Is It Safe to Sail With Infants?

During our liveaboard sailing classes Margie and I have hosted families with very young kids.  Here are few thoughts on whether  sailing with infants is something that is feasible or advisable.  Before I start I have to say that sailing with kids of any age is great, seeing the world through fresh eyes and making lifetime memories is one of life’s true joys. There is currently an amazing amount of controversy about the rescue of the family on Rebel Heart who were offshore on their cruising sailboat  with their 1 and 3 year old.  What seems to be missing from the discussion is how to safely sail with young kids and what limitations should responsible parents place on themselves while still being able to follow their cruising dreams.

We  started boating with our daughter when she was a newborn 31 years ago and have done charters for the last 7 years with kids as young as 9 months old both comfortably and safely. Sailing with kids does require more preparation and a more conservative approach but it is very rewarding. I guess since our daughter is now a USCG licensed captain and an ASA sailing instructor some of that early “on the water” experience must have struck a chord.

Perhaps the most important factor in sailing with young kids is their need for constant supervision. There are obvious dangers to avoid like going overboard, exploring an environment full of sharp corners and toxic chemicals and moving boat parts that can do significant damage to their bodies. A significant and not as noticeable a danger is distraction when the crew are in the middle of docking, acting as lookout, making sail or course changes. There is an old saying “one hand for you and one for the boat”, with kids that can easily  be one hand for you and one for the child. This means that someone else needs to be running the boat when those times arise.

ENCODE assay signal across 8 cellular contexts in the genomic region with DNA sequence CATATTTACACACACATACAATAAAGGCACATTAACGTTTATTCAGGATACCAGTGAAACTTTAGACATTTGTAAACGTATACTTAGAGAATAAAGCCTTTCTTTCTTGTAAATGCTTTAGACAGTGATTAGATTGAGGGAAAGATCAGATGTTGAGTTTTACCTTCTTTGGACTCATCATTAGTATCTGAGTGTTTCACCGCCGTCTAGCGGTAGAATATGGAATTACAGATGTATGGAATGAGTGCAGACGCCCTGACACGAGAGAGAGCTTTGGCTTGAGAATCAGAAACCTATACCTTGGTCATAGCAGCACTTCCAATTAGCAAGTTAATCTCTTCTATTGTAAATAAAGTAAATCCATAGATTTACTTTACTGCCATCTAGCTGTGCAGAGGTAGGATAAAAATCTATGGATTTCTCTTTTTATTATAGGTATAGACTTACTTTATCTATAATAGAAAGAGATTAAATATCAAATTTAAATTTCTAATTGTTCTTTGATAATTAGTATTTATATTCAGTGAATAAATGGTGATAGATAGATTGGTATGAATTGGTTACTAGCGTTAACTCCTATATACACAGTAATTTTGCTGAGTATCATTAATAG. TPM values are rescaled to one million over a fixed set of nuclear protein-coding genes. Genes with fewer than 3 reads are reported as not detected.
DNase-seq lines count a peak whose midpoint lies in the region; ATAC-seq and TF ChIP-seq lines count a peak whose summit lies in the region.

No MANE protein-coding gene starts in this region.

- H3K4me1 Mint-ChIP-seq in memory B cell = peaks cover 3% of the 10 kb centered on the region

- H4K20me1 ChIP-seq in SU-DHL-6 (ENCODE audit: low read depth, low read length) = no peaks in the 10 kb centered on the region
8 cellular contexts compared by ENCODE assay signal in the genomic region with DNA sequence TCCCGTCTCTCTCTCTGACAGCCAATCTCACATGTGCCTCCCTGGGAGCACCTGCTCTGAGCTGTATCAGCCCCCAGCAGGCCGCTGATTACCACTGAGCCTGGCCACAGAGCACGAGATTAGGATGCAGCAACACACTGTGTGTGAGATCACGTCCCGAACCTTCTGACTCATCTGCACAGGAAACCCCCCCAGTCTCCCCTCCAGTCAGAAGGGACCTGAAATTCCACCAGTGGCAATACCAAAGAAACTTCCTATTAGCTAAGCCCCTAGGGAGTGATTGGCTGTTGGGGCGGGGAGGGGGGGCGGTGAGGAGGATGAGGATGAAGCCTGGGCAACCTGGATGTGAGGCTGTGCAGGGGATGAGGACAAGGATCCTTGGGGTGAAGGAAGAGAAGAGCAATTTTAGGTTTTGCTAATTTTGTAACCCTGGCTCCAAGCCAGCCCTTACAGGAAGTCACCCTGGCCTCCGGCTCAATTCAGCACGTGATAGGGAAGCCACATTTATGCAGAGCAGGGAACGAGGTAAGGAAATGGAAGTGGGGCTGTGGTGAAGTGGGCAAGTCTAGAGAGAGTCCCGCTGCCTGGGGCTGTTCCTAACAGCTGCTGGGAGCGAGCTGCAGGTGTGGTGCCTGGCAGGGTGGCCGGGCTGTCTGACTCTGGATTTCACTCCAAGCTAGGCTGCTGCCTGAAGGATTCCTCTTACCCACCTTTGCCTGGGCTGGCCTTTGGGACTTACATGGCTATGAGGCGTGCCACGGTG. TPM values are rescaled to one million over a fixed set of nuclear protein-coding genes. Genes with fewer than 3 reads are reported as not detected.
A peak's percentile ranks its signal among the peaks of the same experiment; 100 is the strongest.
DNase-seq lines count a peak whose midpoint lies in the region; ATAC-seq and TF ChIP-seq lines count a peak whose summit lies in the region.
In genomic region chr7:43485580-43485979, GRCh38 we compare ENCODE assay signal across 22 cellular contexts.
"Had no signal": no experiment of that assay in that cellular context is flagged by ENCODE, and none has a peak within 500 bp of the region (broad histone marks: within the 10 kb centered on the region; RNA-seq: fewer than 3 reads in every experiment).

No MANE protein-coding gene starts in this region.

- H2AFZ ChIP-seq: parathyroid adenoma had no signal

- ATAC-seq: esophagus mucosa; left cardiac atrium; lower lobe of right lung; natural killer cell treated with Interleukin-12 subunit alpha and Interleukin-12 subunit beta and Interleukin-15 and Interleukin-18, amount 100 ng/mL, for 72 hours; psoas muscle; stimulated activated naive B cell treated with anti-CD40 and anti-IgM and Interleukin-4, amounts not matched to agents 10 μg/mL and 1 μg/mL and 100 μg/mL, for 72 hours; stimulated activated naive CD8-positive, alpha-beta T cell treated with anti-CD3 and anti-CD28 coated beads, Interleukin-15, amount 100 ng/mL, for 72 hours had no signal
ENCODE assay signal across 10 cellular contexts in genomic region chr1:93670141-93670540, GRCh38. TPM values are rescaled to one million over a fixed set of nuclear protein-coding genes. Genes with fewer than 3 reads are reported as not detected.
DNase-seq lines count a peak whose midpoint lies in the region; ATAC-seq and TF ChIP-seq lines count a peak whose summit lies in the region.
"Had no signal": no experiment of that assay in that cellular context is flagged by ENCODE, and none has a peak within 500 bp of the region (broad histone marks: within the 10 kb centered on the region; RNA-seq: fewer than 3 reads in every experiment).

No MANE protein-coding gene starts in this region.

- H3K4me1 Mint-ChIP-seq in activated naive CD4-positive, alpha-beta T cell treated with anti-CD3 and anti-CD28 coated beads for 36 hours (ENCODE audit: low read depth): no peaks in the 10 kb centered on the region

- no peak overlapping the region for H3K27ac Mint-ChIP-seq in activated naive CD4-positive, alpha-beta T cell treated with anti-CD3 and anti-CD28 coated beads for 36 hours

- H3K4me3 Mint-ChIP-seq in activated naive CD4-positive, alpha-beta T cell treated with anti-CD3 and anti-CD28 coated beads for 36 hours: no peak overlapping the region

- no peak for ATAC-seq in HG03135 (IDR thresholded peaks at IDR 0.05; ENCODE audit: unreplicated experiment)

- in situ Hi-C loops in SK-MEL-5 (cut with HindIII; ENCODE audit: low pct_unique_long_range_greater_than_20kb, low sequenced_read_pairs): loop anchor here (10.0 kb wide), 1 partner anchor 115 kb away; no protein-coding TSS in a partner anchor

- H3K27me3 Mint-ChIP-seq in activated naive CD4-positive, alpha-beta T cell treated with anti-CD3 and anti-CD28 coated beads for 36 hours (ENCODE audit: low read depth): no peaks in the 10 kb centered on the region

So the first requirement if two parents are traveling with kids is that they both are competent and comfortable with basic boat handling. The boat should be set up for single handing with things like an autopilot, radar, AIS, sail controls to the cockpit and be well maintained. Each crewmember should be able to bring it to a dock, reef the sails, call for help, find their position on a chart and navigate to a new destination.

Next is choosing where to cruise. For Margie and I cruising is all about the destination. Exploring and meeting new people, seeing different cultures is a window to the world that can’t be beat. We have had amazing traveling experiences as far away as Greece and the San Blas Islands but have also had truly magical times enjoying the hospitality of southern towns like Beaufort, South Carolina or sailing in New York harbor by the Statue of Liberty. It may not be necessary to do a shorthanded circumnavigation right away when you could wait several years as you train your young crew how to live aboard safely.

I love to sail, I am quite happy with four to eight hours a day underway. There are times when we do longer passages to reach an especially inviting spot but their is more than a lifetime’s exploration in North and South America without doing more than an occasional overnight. If I was planning a long term cruise with an infant coastal cruising would seem be as rewarding as a long offshore passage. I know that some people really want out be out for weeks at a time but without an appropriately set up boat and enough crew to stand watch and separately care for infants on board long offshore passages may not be in the best interests of the family.

Most accidents seem to be caused by a series of small issues that all the sudden can add up to a big problem. When you start with infants on board you are starting with a small issue, by preparing well and understanding the small ecosystem that is a cruising sailboat it can be very safe to sail with small childern. In my opinion it is not to be done casually but only with extensive preparation. We are happy to have helped a number of families on their journey to achieve their sailing dreams.

A family ASA sailing class

A happy face on a Bahamas charter

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